Production Downtime and OEE: Why Machine Data is Valuable

by | Feb 17, 2019 | Business, Industry News, IoT, Strategy, Tips & Tricks

Production Downtime and OEE: Why Machine Data is Valuable

Smart Manufacturing is the use of one or more technologies including IoT, automation and robots, big data, artificial intelligence, and modeling to optimize manufacturing. An efficient manufacturing operation means, among other things:

  • Product flows through the plant seamlessly;
  • Machines have the highest asset utilization possible to drive as much production and revenue as possible; and
  • The plant’s machines, operators, and systems are providing data that is shared across the organization to enable visibility into the factory floor for making valuable decisions throughout the organization.

Optimizing of Manufacturing

Companies can optimize manufacturing in product concept generation, flexible operations for changing customer needs, manufacturing efficiencies, machines becoming self-optimizing and self-diagnosing, and creating a dynamic manufacturing supply chain.

Manufacturing Efficiencies

Manufacturers can work on developing more efficient and flexible operations. This greater efficiency and flexibility enables manufacturers to attain better asset utilization, production capacity, and lower overall costs of production. The higher production capacity and asset utilization, and flexible operations enable them to handle more dynamic customer needs and a dynamic supply chain. They can then dominate their market as a more flexible and consistent low-cost producer with solid quality and delivery to dominate their markets.

Need Data to Improve Company

To reach these levels of better production capacity and low-cost production the key is people must have access to data about machines and how they’re operating… uptime and downtime, asset utilization ratios, the productivity of the machine, quality of the products it creates, it’s running condition, how the operator is running the machine, etc. With this data, companies can then monitor production lines and pieces of equipment, find issues, and make improvements.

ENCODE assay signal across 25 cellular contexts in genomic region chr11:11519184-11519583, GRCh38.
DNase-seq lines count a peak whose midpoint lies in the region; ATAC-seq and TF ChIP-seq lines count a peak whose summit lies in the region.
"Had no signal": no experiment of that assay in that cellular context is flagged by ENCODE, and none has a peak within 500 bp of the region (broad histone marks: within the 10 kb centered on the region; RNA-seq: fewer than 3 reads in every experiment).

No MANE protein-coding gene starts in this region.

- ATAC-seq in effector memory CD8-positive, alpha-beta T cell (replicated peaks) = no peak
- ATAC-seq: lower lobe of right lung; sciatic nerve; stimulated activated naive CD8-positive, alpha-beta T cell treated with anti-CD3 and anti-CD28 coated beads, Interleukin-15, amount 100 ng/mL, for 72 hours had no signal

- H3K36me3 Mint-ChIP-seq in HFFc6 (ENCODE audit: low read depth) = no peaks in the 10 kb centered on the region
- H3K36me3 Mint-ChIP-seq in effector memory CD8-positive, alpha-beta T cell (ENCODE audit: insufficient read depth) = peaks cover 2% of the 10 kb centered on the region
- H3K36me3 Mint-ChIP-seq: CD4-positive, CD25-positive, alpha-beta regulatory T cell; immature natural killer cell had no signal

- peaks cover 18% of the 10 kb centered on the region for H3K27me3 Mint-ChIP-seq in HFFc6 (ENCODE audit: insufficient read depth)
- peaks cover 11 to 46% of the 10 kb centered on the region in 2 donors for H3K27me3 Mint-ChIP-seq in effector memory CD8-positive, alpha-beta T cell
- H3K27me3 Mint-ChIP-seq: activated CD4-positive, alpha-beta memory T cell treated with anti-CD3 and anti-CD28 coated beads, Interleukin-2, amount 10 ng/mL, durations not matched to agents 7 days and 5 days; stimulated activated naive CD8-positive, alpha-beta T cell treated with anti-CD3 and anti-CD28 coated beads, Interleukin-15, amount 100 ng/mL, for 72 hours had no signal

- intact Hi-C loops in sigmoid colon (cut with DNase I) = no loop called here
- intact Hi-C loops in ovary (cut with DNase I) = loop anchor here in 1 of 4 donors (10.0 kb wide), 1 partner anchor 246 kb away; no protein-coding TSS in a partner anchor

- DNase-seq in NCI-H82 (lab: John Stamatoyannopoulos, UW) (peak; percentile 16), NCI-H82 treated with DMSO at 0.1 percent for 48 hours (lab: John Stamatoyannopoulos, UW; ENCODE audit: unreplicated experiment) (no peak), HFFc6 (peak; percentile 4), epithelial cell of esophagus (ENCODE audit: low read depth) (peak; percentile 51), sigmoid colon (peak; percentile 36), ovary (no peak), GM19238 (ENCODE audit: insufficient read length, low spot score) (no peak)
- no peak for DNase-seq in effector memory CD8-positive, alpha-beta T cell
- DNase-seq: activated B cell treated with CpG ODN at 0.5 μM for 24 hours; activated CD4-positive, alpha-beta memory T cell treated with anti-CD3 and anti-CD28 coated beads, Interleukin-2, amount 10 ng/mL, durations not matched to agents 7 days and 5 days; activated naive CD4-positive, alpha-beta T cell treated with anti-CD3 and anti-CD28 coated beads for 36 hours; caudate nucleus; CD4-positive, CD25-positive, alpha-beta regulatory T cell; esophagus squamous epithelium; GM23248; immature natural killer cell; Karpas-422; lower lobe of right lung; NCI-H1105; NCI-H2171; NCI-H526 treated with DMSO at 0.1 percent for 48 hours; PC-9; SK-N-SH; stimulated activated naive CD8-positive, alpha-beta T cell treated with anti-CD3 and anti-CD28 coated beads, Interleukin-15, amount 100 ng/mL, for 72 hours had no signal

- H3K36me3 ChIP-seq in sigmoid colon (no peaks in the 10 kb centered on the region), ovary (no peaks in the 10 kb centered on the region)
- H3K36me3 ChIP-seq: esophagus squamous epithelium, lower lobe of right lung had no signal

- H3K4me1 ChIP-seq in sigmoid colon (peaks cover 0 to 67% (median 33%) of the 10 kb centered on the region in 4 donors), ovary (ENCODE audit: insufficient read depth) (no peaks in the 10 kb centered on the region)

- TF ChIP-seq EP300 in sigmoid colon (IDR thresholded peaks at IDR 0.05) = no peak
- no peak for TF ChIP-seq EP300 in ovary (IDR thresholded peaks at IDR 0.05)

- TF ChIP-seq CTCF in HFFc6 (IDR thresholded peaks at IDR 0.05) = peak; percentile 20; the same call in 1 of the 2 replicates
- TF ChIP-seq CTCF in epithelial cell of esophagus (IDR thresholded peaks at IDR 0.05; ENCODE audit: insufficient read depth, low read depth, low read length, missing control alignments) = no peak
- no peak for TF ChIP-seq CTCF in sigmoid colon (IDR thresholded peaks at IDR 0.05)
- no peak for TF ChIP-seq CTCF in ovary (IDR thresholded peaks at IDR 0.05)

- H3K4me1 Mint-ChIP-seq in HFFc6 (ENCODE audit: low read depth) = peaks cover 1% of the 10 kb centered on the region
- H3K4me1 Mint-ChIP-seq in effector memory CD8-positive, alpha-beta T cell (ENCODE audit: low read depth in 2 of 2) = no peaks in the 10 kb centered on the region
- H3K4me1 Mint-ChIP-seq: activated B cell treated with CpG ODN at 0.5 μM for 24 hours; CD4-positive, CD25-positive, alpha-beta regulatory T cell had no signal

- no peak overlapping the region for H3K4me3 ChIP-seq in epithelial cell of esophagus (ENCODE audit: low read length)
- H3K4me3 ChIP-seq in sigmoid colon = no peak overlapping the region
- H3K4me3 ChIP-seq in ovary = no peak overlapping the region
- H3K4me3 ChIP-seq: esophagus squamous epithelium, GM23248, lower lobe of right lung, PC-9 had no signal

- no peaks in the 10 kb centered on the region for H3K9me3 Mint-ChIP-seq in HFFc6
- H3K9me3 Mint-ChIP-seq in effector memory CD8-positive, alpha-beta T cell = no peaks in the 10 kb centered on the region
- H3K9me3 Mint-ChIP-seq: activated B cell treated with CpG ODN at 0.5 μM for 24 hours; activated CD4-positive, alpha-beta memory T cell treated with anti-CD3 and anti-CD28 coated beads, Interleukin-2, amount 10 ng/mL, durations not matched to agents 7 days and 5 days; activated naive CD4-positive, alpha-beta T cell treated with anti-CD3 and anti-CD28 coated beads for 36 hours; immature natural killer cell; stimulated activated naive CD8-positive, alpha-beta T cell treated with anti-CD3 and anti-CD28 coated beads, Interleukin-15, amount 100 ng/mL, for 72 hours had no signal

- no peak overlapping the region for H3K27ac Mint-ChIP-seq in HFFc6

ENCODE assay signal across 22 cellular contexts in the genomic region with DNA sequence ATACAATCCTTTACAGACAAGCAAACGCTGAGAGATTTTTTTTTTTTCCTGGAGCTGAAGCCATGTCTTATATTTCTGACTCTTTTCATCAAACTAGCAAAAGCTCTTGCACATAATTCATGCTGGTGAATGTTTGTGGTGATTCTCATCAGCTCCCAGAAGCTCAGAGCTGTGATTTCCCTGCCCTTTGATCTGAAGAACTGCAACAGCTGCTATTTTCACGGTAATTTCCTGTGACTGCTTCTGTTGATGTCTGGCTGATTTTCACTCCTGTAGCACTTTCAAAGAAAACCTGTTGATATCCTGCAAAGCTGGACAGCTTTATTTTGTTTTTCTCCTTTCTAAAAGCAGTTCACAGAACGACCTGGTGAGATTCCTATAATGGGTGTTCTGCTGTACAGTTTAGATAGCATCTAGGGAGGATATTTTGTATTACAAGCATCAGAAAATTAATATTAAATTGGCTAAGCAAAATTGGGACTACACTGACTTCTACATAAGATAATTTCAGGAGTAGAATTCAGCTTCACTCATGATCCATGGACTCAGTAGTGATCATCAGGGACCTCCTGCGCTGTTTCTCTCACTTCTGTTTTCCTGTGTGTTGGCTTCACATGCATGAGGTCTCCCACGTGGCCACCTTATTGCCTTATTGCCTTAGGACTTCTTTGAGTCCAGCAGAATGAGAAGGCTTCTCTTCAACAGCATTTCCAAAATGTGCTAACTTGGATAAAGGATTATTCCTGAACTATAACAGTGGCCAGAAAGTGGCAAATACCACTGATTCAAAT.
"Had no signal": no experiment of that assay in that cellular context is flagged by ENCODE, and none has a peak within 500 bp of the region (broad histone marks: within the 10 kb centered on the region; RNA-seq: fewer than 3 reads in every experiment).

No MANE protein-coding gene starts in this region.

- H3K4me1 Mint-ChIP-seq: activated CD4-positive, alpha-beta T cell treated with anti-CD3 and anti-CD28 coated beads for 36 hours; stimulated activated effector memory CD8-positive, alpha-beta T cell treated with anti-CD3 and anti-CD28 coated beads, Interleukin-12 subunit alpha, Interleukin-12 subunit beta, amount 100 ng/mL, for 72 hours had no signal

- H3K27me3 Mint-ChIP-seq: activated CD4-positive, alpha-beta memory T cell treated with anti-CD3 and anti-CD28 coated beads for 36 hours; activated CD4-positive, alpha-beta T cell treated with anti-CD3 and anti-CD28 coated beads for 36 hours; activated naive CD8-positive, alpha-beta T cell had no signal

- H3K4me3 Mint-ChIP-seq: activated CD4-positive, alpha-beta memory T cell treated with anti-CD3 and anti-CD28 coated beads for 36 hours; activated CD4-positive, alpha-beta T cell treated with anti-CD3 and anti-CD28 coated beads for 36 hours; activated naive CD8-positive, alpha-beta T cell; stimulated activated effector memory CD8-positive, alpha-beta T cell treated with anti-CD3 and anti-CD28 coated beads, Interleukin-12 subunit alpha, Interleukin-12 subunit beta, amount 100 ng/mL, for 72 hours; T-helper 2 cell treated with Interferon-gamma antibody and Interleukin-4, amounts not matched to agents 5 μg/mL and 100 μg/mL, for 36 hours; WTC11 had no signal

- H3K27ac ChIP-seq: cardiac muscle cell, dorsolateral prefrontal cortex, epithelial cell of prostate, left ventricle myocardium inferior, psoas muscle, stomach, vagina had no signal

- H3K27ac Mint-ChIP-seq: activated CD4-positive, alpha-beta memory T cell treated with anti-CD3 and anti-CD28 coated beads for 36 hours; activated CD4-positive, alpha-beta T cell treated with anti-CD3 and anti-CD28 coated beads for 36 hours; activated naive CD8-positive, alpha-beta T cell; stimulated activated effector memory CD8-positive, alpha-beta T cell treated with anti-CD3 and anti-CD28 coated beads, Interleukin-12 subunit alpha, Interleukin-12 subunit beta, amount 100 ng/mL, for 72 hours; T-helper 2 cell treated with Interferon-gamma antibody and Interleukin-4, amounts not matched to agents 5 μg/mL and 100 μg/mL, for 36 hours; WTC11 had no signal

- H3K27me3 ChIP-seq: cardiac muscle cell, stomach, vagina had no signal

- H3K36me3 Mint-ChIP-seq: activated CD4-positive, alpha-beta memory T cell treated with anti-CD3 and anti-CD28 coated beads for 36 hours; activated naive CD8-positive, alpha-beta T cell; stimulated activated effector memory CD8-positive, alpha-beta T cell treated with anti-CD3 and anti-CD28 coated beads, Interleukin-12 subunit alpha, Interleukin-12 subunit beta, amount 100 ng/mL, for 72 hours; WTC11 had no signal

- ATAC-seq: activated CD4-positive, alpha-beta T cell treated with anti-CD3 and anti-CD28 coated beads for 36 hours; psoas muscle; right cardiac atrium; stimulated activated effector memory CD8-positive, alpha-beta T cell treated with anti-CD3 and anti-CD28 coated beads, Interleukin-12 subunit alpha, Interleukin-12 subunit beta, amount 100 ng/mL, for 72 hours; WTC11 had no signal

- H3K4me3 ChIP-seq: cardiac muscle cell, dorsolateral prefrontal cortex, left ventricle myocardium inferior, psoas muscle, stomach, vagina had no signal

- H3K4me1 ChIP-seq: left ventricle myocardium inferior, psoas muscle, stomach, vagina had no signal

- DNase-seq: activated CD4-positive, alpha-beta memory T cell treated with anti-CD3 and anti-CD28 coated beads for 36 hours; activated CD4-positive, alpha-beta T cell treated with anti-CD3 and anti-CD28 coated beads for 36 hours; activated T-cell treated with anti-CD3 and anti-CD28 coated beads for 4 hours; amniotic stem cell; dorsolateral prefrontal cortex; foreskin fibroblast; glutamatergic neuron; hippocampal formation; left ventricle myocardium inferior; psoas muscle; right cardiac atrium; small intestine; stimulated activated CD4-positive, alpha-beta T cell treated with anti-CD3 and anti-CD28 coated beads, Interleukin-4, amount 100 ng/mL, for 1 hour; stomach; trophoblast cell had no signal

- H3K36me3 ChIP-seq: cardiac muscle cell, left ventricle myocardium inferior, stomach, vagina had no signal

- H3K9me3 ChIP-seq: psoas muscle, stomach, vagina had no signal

Production Downtime

Unplanned production downtime is the time a machine is down due to circumstances that weren’t planned ahead of time. This includes times when:

  • The machine is available but not running: the machine could be used and there is a product to produce but no operator is available, or there is an operator but no raw materials to produce a product.
  • The machine is not available: The machine is down because it had a failure and is under repair.

Production downtime is one of the biggest “killers” in production efficiency. It leads to material loss, resource loss, uptime or asset utilization loss, and capacity loss. Additionally, it reduces a company’s ability to deliver products to quality standards which leads to missing promised delivery dates and lost trust with a customer. In the end, it all results in higher costs and less revenue.

Benefits of Tracking Downtime

Tracking downtime gives you the data you need to both find root causes of downtime and make improvements to users, machines, and processes. When downtime improves then production capacity and asset utilization increase, costs of a product are reduced, revenue increases, and margins increase.

Downtime Study

In 2017, GE ServiceMax commissioned a study that surveyed 450 decision-makers across manufacturing and other industrial verticals. They found companies had issues as a result of unplanned downtime including:

      • 46% of companies couldn’t deliver services to customers
      • 37% lost production time on a critical asset
      • 29% were completely unable to service-specific equipment

They also found that production downtime in a factory affects 62% of its productivity with scheduled resources and equipment. These numbers indicate unplanned downtime is common and has a big impact on companies.

Downtime Fallacy

Companies who don’t track the production downtime of their machines may believe they know what the equipment downtime is. However, they are often off by as much as 50%. Without the actual data to measure and analyze, many companies are not seeing the whole picture, and taking all information into account when measuring downtime – and this can greatly impact their business.

This article is part of a series, if you found this information insightful, check out our next article on downtime and how to use the data.


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